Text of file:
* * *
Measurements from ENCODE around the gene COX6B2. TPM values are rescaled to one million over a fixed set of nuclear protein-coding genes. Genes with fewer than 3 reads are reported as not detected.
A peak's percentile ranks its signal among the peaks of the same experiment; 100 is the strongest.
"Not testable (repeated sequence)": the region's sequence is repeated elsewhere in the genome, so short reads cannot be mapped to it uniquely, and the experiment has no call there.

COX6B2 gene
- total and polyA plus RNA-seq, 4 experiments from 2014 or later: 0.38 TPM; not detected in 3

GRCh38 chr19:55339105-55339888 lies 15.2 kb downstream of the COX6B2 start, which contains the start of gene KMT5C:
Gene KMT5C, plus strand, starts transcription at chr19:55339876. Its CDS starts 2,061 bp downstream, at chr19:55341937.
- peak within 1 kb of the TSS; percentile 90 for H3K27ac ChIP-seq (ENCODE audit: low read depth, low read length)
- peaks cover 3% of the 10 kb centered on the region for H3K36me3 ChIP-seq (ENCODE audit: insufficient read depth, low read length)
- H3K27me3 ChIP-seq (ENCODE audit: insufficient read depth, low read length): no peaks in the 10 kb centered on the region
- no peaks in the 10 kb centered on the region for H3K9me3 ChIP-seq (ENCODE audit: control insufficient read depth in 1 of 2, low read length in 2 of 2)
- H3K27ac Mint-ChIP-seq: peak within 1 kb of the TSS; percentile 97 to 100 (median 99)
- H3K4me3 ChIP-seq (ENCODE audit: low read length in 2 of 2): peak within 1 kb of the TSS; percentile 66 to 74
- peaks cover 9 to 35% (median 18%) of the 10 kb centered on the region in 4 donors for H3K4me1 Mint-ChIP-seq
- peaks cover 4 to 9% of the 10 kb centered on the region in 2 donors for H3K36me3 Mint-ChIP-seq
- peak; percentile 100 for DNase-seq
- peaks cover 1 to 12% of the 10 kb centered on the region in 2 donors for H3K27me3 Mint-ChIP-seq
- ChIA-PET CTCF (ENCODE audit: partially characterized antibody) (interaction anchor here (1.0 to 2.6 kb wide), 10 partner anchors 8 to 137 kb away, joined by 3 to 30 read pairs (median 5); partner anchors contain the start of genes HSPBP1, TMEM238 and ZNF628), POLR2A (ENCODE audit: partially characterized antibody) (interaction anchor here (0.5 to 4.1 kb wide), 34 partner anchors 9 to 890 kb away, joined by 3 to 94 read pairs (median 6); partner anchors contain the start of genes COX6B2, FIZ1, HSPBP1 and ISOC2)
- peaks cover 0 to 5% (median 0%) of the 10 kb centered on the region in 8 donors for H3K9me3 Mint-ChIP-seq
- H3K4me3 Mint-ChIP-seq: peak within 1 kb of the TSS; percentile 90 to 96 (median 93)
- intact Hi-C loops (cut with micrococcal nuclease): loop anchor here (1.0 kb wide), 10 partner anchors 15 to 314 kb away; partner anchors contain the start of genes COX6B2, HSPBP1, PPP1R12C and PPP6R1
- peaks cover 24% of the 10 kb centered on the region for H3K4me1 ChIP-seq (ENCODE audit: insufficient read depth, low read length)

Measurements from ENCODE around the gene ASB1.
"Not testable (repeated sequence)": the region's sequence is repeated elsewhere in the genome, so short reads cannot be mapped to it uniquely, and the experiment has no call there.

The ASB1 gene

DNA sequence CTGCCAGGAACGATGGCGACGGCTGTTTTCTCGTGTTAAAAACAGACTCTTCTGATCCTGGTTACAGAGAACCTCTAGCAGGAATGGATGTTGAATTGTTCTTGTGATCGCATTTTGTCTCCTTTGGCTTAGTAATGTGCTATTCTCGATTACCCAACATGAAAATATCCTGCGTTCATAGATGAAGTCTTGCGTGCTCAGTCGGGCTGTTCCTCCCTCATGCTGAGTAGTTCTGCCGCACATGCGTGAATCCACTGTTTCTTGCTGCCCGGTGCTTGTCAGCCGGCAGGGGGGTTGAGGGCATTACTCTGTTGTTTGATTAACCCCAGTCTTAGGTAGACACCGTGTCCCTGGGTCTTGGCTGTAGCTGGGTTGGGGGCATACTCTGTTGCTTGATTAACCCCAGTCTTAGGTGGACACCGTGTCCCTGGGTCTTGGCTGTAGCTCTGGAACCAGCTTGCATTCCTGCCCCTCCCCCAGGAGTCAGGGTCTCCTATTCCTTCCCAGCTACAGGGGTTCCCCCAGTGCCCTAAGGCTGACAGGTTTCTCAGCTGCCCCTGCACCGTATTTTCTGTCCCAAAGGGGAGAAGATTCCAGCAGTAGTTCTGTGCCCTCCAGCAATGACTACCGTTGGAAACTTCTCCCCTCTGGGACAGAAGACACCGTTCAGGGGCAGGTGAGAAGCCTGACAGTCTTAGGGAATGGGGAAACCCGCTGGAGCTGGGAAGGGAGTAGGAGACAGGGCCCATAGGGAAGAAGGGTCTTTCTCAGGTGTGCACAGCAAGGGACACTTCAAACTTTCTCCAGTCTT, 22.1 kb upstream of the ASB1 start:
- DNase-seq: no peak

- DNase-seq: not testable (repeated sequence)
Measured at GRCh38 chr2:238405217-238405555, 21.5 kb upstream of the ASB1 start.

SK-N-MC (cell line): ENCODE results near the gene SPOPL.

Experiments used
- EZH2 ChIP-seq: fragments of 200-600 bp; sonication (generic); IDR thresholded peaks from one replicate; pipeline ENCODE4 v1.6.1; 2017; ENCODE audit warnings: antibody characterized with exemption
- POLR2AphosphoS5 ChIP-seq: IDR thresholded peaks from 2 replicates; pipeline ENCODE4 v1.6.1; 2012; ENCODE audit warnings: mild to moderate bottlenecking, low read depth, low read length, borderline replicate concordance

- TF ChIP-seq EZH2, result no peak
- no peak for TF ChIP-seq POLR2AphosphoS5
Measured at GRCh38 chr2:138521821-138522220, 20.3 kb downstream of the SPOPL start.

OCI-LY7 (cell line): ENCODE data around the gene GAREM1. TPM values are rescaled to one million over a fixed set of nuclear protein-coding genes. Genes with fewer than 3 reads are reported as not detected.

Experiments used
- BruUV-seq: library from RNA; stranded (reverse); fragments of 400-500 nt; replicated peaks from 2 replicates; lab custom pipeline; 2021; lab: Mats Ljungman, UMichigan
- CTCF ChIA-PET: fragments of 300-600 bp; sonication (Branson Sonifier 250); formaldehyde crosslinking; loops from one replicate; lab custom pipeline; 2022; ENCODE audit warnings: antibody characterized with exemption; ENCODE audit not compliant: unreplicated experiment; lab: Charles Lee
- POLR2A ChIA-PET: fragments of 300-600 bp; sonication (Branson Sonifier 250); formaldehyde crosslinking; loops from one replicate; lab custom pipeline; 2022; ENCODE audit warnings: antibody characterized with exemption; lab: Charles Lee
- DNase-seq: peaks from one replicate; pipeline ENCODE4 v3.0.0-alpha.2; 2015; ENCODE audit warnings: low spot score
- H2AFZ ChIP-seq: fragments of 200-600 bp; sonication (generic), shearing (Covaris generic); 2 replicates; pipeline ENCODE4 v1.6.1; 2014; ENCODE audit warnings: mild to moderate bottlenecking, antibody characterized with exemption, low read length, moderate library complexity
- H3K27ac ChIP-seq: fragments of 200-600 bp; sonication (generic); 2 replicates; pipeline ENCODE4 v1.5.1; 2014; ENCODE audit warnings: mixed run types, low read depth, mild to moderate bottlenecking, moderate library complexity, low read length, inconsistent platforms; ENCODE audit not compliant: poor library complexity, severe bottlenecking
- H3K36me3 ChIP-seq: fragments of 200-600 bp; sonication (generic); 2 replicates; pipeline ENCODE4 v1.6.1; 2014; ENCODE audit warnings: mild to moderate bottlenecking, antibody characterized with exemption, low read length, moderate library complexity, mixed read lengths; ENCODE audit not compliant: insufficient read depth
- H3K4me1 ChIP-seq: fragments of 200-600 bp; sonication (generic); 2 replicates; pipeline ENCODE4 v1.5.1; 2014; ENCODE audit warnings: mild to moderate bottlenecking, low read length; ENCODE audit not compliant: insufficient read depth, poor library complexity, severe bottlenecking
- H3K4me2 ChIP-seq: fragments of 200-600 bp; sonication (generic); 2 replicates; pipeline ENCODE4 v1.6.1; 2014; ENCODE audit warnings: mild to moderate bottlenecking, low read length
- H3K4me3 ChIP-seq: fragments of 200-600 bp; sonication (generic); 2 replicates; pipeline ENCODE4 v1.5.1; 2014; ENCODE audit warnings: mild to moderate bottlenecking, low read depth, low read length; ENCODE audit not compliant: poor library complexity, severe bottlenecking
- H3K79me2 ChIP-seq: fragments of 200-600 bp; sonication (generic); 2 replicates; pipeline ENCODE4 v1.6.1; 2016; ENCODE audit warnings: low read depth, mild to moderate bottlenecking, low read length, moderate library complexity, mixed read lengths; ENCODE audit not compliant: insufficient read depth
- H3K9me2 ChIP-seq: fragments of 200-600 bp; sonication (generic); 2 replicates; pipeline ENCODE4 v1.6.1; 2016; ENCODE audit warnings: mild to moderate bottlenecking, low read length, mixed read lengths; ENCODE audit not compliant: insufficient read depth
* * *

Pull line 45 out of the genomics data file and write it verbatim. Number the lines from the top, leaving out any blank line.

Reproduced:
- H3K36me3 ChIP-seq: fragments of 200-600 bp; sonication (generic); 2 replicates; pipeline ENCODE4 v1.6.1; 2014; ENCODE audit warnings: mild to moderate bottlenecking, antibody characterized with exemption, low read length, moderate library complexity, mixed read lengths; ENCODE audit not compliant: insufficient read depth